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Wal-Mart's New Incentive Is The Wrong Play, Gadfly's Banjo Argues

Jayson Derrick

Wal-Mart Stores Inc (NYSE: WMT) announced on Wednesday a new strategy it believes will win over customers from rival Amazon.com, Inc. (NASDAQ: AMZN): pay consumers to visit stores. Sort of.

According to a CNBC report, Wal-Mart will give customers a discount for ordering an item online and having it shipped to a store. By the summer months, more than 1 million items will be available at a discounted price under the assumption the consumer would shop around for other items once they are already in a store.

While this sounds like an attractive proposition for consumers, Gadfly's Shelly Banjo isn't convinced. She believes that Wal-Mart's plan doesn't align with how consumers think these days. Specifically, Amazon has "trained shoppers to be so lazy," and it is just unclear if consumers want to head out their front door and visit Wal-Mart to save a buck or two.

Granted, Amazon is more often than not a price leader; the fact remains the platform is desirable because of the ease of ordering, shipping, and delivery options.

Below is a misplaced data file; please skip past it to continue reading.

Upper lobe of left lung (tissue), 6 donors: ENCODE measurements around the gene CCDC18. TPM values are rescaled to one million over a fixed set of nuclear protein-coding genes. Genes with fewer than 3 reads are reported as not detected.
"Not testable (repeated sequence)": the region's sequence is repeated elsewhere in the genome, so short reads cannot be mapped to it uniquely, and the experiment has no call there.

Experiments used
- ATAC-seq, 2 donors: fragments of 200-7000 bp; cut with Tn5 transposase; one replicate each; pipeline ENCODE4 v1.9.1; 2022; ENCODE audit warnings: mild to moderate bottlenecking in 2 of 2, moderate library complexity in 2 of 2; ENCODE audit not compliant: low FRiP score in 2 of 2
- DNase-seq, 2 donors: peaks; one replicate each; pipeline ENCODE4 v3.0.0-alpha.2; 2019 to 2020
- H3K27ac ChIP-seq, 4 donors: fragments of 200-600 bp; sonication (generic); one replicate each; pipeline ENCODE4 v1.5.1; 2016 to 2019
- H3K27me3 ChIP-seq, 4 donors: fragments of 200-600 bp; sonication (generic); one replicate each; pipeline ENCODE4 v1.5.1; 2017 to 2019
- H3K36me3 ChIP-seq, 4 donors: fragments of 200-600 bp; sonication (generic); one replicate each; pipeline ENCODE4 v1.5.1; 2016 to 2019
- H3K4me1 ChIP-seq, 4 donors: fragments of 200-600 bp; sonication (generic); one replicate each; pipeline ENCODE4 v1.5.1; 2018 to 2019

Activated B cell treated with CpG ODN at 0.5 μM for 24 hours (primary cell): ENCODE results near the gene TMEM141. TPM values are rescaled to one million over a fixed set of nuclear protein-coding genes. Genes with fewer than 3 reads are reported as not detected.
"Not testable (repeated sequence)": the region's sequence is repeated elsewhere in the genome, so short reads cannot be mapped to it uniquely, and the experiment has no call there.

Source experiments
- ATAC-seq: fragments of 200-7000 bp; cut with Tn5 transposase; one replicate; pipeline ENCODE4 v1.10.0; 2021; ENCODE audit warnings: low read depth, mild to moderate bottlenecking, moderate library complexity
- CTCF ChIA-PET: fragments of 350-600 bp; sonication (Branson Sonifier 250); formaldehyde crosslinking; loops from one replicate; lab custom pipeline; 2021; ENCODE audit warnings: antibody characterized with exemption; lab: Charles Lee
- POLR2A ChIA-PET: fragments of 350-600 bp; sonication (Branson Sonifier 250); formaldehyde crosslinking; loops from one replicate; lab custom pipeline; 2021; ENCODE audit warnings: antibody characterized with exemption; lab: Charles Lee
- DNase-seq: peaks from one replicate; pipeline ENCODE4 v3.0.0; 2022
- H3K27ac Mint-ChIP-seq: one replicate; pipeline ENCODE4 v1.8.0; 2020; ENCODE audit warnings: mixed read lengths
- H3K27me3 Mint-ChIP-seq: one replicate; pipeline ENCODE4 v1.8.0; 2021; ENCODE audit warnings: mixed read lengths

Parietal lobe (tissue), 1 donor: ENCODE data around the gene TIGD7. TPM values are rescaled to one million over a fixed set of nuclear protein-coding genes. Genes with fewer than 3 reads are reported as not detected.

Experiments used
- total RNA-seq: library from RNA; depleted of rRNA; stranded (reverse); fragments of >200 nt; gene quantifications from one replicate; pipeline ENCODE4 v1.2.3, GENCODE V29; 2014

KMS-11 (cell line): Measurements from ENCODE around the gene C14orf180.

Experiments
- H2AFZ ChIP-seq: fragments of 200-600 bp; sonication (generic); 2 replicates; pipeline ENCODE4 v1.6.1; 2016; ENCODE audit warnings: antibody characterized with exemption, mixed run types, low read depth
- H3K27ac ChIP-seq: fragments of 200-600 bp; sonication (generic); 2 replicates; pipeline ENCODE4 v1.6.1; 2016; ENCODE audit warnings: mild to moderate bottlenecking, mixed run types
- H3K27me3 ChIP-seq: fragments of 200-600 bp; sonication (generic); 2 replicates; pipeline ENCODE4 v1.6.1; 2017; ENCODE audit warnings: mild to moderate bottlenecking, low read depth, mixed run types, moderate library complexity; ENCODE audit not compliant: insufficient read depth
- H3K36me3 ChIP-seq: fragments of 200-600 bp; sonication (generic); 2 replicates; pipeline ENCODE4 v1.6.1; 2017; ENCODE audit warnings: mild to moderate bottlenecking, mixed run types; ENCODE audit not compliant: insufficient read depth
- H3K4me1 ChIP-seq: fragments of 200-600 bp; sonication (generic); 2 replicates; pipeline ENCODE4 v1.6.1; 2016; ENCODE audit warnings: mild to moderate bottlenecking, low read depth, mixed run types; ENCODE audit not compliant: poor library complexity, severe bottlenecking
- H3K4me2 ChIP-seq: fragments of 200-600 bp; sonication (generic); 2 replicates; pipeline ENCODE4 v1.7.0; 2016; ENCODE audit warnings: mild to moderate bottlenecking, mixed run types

Wal-Mart Is Out Of Touch

Banjo continued that Wal-Mart's plan is, in essence, a textbook business plan that was likely communicated to a bunch of "yes-men" in a Power Point presentation.

Granted, many of Wal-Mart's shoppers, especially low-income ones, will love the idea of saving money. However, if Wal-Mart wants to take a bite of Amazon's pie, it needs to better target wealthier shoppers.

While there is little downside to Wal-Mart's new discount program, there is some upside by getting a better understanding of what consumers want. Nevertheless, Wal-Mart's new plan doesn't necessarily make life easier for shoppers if they have to run out to a store.

Wal-Mart needs to "worry more about making things easier for people," and if it doesn't, then any advantage it is building online "will have a short shelf life."

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